Professor and Department Chair

Degrees: B.S. in Biology, Aquinas College, Grand Rapids, MI
Ph.D. in Plant Biology, University of California, Davis, CA
Post-doctoral research in Soil Microbial Ecology, University of California, Davis, CA

Expertise: Plant physiology and ecology, with an emphasis on plant-soil interactions

Research Interests

My overall research objective is to understand how resource availability influences plant physiological function and how these changes at the whole-plant level drive ecological processes. Such research is critical to understanding how species and communities will respond to modifications in environmental factors due to global climate change, N deposition, and anthropogenic disturbance. Currently, my research program at John Carroll University has two main foci.  First, my lab investigates questions regarding plant nutrient resorption and storage and how these physiological functions influence both individual as well as community and ecosystem processes (both nutrient limitation and soil nutrient cycling).  Working with chaparral, desert, and rangeland species, we seek to understand the physiological and ecological controls on plant nutrient conservation. Secondly, I am interested in the physiological and morphological traits that influence the competitive ability of invasive species. My research at the plant-soil interface is highly relevant given current pressures on native environments. By understanding plant physiological responses to these changes, we can better predict feedbacks on community dynamics and ecosystem processes.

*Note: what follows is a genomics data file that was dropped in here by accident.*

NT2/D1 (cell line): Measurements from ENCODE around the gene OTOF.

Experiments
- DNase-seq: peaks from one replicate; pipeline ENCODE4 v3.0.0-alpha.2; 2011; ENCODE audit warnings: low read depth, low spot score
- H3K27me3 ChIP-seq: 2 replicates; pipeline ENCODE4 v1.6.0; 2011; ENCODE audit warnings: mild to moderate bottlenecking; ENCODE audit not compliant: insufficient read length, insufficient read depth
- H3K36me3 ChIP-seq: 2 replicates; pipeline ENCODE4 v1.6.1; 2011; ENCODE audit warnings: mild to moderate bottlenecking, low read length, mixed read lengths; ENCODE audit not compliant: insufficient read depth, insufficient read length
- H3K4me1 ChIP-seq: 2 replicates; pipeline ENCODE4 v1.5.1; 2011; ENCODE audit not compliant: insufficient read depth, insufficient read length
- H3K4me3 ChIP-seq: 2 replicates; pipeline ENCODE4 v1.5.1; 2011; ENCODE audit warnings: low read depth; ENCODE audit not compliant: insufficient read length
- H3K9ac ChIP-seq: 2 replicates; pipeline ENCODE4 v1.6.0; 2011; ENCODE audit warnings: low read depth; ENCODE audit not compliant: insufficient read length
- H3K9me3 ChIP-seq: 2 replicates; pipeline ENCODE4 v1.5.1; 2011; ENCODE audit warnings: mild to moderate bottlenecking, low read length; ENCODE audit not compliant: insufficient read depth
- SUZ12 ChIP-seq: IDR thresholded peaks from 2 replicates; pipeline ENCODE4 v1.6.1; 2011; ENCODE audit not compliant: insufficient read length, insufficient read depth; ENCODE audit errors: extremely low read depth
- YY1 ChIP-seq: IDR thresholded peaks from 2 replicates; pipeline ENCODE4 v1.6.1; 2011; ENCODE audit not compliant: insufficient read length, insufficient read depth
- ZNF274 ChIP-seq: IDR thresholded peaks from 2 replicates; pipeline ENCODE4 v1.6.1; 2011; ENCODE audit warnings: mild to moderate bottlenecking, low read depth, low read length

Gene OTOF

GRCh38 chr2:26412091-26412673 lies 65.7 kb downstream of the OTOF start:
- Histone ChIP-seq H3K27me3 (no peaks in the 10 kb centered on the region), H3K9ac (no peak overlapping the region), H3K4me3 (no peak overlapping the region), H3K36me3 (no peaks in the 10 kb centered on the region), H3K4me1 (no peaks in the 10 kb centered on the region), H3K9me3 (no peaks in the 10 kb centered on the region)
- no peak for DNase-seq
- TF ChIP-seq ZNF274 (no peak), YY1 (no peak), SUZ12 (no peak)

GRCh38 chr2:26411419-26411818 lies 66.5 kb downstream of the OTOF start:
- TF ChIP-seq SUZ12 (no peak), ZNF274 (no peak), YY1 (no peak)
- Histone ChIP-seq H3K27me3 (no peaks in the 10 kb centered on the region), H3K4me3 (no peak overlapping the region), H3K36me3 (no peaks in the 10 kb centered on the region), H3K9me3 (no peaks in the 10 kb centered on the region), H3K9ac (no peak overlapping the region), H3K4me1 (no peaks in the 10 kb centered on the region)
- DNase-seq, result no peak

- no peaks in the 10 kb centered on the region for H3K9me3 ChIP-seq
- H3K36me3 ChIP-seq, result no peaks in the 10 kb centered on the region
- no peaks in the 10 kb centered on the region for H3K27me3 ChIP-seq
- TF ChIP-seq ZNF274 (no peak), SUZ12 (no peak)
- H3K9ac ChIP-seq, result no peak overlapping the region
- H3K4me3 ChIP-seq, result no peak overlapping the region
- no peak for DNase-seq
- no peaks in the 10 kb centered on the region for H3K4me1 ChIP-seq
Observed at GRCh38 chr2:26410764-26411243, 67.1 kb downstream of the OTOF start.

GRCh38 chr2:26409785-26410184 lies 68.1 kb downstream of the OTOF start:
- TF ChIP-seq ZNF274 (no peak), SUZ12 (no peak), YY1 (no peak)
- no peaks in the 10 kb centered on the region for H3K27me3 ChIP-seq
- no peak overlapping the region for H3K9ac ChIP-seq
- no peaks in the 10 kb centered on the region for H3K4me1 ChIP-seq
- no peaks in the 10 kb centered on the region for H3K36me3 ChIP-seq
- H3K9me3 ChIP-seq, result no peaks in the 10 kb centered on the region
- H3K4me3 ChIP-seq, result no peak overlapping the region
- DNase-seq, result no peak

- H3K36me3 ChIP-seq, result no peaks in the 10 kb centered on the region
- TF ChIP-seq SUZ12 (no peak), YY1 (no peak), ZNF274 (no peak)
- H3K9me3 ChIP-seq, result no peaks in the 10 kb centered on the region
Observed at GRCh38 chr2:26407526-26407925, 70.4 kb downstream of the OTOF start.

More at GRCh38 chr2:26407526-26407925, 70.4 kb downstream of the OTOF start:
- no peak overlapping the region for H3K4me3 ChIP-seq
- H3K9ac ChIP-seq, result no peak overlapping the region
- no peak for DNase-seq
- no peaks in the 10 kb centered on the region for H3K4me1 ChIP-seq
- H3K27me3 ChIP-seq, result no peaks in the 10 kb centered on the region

Visit Research Website

Recent Courses

BL 156 – Principles of Biology II lecture
BL 159/160 – Principles of Biology III lecture and laboratory
BL 420/520 – Plant Physiology
BL 435/535 – Plant Ecology lecture and laboratory
BL 454/554 – Desert Biology
BL 454L/554L – Desert Field Biology
BL 560 Experimental Design & Analysis

Selected Publications

D.M. Dlugos, H. Collins, E.M. Bartelme, R.E. Drenovsky. 2015. The non-native plant Rosa multiflora expresses shade tolerance traits under low light availability. American Journal of Botany 102:1323-1331.

R.E. Drenovsky, C.E. Koehler, K. Skelly, J.H. Richards.  2013.  Potential and realized nutrient resorption in serpentine and non-serpentine chaparral shrubs and trees. Oecologia 171: 39-50.

A. Khasanova, J.J. James, R.E. Drenovsky. 2013. Drought impacts plant water relations and nitrogen nutrition in aridland perennial grasses.  Plant and Soil 372:541-552.

R.E. Drenovsky*, B.J. Grewell*, C.M. D’Antonio, J.L. Funk, J.J. James, N. Molinari, I.M. Parker, C.L. Richards. 2012.  A functional trait perspective on plant invasions.  Annals of Botany.  110:141-153.  (invited review)
*first two authors contributed equally to this work

J.J. James, R.E. Drenovsky, M.J. Rinella, T.A. Monaco. 2011. Managing soil nitrogen to restore annual grass infested plant communities: An effective strategy or incomplete framework? Ecological Applications. 21:490-502.